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Ch 58: Foreign Policy - ORELA Middle Grades Social Science

About This Chapter

Analyze national security policy, the capabilities of U.S. military power and more in this overview of foreign policy. You can watch video lessons to brush up on these topics as you study for the ORELA Middle Grades Social Science assessment.

Foreign Policy - ORELA Middle Grades Social Science - Chapter Summary

This chapter can help you prepare to answer questions related to foreign policy on the ORELA assessment. After reviewing the lessons, you will have the knowledge to:

  • Share the history of foreign policy in the U.S. from the Cold War through post-9/11
  • Discuss how the president, Congress and interest groups develop foreign policy
  • Explain the foreign policy powers of Congress and the president
  • Describe the capabilities and uses of U.S. military power
  • Provide details about protecting the American public
  • Detail the economics of national security policy

All of the lessons in this chapter are short, averaging about 10 minutes apiece. Take advantage of this unique opportunity to access weeks of materials, condensed into comprehensive, entertaining videos that thoroughly explain foreign policy.

6 Lessons in Chapter 58: Foreign Policy - ORELA Middle Grades Social Science
Test your knowledge with a 30-question chapter practice test
A History of U.S. Foreign Policy from the Cold War to post-9/11

1. A History of U.S. Foreign Policy from the Cold War to post-9/11

The collapse of the Soviet Union and the 2001 terrorist attacks against the United States have caused fundamental changes to U.S. foreign policy. In this lesson, you'll be provided a brief overview of U.S. foreign policy during and after the Cold War.

Developing Foreign Policy: The President, Congress & Interest Groups

2. Developing Foreign Policy: The President, Congress & Interest Groups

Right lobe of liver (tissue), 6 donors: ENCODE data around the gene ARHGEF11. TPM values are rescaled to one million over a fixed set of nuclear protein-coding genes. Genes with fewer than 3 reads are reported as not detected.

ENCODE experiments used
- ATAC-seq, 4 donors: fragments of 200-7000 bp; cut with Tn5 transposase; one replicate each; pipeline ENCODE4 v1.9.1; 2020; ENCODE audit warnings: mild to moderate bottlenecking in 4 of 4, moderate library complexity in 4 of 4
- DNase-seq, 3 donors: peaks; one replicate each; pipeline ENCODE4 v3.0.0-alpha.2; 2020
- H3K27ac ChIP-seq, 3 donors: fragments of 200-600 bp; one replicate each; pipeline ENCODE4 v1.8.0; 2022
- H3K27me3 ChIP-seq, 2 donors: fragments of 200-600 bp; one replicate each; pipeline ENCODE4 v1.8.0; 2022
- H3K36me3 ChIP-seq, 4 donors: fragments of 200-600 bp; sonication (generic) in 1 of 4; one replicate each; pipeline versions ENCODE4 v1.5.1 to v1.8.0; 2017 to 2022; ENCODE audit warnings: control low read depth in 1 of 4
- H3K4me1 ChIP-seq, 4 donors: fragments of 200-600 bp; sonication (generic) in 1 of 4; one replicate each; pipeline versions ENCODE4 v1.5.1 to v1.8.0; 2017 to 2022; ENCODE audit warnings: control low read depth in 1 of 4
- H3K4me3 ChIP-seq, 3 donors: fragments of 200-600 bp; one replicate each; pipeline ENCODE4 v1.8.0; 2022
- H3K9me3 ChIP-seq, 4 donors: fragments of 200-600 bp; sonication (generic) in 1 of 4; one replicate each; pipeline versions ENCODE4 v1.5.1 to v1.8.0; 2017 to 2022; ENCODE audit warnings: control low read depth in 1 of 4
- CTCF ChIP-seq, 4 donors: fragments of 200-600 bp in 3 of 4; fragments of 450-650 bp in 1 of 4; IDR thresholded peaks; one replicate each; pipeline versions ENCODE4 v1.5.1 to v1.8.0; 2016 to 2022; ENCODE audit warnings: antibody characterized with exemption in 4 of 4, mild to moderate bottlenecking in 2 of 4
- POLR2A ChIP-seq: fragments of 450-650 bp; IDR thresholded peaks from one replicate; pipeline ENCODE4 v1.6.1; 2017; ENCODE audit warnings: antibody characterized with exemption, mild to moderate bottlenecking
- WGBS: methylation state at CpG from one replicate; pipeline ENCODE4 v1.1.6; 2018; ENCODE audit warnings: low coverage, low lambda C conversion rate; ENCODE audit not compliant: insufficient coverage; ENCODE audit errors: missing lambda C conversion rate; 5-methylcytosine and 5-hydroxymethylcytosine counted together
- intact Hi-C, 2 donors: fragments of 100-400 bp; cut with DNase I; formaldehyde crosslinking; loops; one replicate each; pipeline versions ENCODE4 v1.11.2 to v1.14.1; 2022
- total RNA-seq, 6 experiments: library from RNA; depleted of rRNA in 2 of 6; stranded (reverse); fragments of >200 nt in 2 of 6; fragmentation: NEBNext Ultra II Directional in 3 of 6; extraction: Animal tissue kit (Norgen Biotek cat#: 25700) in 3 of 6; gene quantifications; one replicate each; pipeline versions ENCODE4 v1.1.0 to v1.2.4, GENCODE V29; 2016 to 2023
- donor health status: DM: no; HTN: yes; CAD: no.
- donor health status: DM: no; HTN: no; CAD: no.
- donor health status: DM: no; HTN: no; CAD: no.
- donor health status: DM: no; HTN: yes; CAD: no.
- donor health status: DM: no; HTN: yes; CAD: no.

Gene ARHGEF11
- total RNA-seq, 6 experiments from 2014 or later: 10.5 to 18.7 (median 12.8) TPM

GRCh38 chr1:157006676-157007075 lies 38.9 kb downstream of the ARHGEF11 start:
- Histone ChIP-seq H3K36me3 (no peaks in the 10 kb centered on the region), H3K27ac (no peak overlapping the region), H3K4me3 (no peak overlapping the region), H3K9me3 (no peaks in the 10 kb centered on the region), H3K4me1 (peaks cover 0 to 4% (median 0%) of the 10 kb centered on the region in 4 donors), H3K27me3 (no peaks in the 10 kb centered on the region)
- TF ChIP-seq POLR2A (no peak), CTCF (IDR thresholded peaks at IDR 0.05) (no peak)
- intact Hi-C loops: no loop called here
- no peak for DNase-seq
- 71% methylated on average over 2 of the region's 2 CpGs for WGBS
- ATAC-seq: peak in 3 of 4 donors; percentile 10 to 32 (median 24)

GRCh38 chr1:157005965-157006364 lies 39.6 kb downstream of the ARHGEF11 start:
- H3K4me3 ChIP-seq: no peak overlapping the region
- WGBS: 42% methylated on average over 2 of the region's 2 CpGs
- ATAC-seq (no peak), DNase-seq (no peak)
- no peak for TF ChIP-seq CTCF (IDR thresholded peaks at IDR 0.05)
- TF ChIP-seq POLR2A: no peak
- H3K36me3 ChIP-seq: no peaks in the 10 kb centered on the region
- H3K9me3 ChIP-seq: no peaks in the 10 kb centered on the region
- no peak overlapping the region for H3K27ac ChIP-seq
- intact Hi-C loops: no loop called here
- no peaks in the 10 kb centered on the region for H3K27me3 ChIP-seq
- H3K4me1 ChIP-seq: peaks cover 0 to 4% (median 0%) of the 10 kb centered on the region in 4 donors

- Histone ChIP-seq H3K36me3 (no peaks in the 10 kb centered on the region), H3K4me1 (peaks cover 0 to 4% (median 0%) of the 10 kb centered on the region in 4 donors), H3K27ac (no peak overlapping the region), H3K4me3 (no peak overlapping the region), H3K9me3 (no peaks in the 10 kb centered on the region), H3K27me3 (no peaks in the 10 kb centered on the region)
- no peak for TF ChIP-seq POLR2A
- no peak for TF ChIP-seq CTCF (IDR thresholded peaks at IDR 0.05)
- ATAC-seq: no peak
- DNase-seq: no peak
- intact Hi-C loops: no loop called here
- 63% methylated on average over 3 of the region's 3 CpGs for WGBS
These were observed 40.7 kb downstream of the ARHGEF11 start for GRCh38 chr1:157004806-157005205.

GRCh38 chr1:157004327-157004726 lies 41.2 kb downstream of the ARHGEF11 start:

Foreign policy is not developed in a vacuum or by only one actor in the United States. In this lesson, you'll learn about how the president, Congress and interest groups help develop U.S. foreign policy. A short quiz follows.

Foreign Policy Powers of the President & Congress

3. Foreign Policy Powers of the President & Congress

In the United States, both the president and Congress have influence over the development and implementation of foreign policy. In this lesson, you'll learn about the powers that the executive and legislative branch exerts over foreign policy.

The Use & Capabilities of U.S. Military Power

4. The Use & Capabilities of U.S. Military Power

One of the most powerful foreign policy tools that the United States possesses is military force. In this lesson, you'll learn about the capabilities of the United State military and how it can be used to advance national interest.

Ideals, Interests & Needs of Protecting the American Public

5. Ideals, Interests & Needs of Protecting the American Public

Foreign policy is often a place where values, reality and necessity collide. In this lesson, you'll learn about the concepts of national ideals, national mission and national interests and see how they work together and sometimes even in opposition.

The Economics of National Security Policy

6. The Economics of National Security Policy

The national security interest of the United States is broad, complex and involves far more than mere military security. In this lesson, you'll learn how economics fits into the overall national security policy of the United States.

Chapter Practice Exam
Test your knowledge of this chapter with a 30 question practice chapter exam.
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Practice Final Exam
Test your knowledge of the entire course with a 50 question practice final exam.
Not Taken

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Other Chapters

Other chapters within the ORELA Middle Grades Social Science: Practice & Study Guide course

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